Posts Tagged ‘Booted Warbler

25
Aug
15

A fall of Warblers

We’ve had a period of easterlies with some rain in the last few days. A combination to bring migrants to our coast. Here on the hill Redstarts, Pied Flycatchers, Whitethroats and Lesser Whitethroats were scattered among Phylloscopus Warblers.

Perhaps the best of the bunch was along the coast at Salthouse. Eddie Myers found a Booted Warbler. This tea coloured plain round warbler from central Russia is rare but annual in Britain. A harbinger of more, perhaps dare I say, even better to come?

I hope so.

Booted Warbler

27
Sep
12

Booted Warbler Revisited

A revisit to Burnham Overy yesterday saw a merry throng of birdwatchers sneeking fleeting views of the Booted Warbler. I wanted a better picture in the better light the day offered. The bird had other ideas.

23
Sep
12

Bootiful Norfolk

As we looked out of the window this morning the weather vane had moved around to the north east. It screamed rarities.

A quick call to the South of Northrepps; a good 10 yard walk from the car and we were greeted by the coal tit like drawl of a Yellow browed Warbler – untypically  elusive this Siberian traveller did not show again. We moved on.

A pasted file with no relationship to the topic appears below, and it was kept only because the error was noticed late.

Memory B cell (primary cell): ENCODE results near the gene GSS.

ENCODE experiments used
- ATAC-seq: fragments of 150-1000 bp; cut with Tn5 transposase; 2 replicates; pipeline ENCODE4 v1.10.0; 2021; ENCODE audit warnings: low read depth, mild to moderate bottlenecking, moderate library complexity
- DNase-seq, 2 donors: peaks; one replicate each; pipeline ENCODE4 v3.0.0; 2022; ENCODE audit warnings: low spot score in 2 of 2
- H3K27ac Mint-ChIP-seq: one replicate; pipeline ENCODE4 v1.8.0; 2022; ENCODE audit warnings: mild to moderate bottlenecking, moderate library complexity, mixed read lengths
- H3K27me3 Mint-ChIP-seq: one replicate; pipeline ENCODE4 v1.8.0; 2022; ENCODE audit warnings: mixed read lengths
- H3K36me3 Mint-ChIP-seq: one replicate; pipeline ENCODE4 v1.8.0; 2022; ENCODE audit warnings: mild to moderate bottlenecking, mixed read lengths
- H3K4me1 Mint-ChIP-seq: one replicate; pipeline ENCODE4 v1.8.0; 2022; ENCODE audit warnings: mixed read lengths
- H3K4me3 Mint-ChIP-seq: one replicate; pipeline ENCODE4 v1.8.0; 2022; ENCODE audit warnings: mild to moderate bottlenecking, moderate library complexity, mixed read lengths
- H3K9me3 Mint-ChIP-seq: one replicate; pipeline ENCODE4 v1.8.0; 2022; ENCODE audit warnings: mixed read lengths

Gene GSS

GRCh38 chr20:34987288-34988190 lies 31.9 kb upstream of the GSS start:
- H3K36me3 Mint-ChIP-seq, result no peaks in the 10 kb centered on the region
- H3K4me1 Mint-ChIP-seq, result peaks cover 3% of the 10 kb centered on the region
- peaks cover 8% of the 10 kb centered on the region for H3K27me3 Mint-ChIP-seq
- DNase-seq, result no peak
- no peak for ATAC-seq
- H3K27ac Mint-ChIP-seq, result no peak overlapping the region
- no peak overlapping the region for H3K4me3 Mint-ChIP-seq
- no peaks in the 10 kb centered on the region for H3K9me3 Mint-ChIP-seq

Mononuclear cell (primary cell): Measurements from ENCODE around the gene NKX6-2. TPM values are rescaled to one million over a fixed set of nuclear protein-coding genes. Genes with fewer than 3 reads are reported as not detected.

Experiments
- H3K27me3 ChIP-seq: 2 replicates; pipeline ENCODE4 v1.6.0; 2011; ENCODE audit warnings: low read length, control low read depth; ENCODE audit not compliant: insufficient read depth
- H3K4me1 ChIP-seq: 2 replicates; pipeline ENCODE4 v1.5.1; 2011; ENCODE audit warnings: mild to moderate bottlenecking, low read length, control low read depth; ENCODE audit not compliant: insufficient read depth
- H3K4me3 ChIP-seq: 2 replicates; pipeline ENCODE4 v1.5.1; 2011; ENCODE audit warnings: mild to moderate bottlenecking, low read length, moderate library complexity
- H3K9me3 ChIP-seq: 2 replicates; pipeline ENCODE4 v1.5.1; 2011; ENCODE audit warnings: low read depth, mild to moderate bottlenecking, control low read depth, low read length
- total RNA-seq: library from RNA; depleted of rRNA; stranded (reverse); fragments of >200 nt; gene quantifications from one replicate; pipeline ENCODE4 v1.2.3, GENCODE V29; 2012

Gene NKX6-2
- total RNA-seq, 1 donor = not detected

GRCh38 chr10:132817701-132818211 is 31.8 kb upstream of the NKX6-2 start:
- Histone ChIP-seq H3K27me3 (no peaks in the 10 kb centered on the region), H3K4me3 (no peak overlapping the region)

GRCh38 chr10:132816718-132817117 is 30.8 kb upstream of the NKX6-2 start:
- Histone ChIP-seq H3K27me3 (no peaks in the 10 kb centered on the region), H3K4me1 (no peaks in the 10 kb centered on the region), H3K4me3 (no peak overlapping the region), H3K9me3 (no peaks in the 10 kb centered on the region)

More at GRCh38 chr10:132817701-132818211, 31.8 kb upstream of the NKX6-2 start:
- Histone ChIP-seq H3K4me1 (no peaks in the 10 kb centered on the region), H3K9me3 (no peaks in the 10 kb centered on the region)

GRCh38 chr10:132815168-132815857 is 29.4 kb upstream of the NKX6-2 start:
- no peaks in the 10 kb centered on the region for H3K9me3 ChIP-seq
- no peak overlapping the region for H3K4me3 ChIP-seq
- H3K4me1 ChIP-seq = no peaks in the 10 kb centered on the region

Given the weather Blakeney Point seemed like a good idea. It was dismissed as some of us didn’t like the sound of the 4 mile walk on shingle. After we changed destinations several times Gun Hill further west on the coast won the vote. We were looking for a Pechora Pipit – for no other reason than it seemed like a good target to have in mind.

Having worked hard in the garden yesterday I was aching and it seemed appropriate to leave my heavy camera behind. As we dressed for the weather at the back of the car it could have been one of my companions or a voice in my head that said “you’ll regret not taking your camera”. Do birds know when you haven’t got your camera?

Walking along the sea wall it was Tim who first saw a pale warbler skip along the path side vegetation. It looked interesting. Twenty minutes and several brief sightings later it still looked interesting but we were no further forward with what it was. It changed genus several times before Booted Warbler was settled upon. It was decided to put the news out as a probable Booted Warbler … just in case we’d made a horrible blunder and misidentified some eastern race chiffchaff.

Leaving the warbler ranging over a 100m stretch of vegetation we went back to the car to have a warm drink … and to collect the camera before returning along the seawall. This was a little in vein as it never showed as well as it did originally but a nice bird to see never-the-less.

 




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